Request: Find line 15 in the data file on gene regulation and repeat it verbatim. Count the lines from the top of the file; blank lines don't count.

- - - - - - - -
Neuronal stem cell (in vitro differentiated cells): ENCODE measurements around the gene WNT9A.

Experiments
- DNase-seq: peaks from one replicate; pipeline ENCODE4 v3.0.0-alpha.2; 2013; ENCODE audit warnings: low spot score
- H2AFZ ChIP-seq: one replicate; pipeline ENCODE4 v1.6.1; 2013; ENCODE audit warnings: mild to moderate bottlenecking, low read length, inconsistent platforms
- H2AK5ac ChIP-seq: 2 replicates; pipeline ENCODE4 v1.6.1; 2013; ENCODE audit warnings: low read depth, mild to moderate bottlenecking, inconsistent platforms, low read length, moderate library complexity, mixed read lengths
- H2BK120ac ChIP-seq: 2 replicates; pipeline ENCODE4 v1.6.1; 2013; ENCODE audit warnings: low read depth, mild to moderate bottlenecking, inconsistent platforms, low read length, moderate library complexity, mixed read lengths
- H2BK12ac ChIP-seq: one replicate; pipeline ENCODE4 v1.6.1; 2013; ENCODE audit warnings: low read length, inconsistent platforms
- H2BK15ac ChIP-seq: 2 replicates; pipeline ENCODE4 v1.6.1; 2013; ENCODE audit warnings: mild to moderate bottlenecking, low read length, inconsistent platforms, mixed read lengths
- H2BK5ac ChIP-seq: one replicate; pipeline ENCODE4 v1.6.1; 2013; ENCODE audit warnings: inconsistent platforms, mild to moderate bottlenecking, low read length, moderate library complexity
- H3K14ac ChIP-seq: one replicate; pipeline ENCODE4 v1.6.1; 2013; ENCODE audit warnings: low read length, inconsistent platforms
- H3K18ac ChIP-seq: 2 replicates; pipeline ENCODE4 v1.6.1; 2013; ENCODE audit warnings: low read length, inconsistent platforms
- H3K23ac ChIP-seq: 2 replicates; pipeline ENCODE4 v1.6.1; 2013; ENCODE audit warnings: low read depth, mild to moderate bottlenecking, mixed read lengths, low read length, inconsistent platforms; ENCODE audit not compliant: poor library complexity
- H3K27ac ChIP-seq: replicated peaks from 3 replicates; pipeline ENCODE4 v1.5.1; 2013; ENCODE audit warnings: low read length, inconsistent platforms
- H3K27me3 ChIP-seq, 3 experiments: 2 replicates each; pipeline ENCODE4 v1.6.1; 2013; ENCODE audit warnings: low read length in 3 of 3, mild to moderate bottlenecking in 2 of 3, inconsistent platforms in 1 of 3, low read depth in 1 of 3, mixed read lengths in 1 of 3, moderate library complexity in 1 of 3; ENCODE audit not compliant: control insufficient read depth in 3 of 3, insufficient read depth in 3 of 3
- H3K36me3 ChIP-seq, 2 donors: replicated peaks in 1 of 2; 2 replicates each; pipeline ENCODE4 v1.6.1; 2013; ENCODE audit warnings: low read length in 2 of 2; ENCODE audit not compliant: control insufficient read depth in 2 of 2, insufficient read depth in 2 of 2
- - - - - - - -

- H3K36me3 ChIP-seq, 2 donors: replicated peaks in 1 of 2; 2 replicates each; pipeline ENCODE4 v1.6.1; 2013; ENCODE audit warnings: low read length in 2 of 2; ENCODE audit not compliant: control insufficient read depth in 2 of 2, insufficient read depth in 2 of 2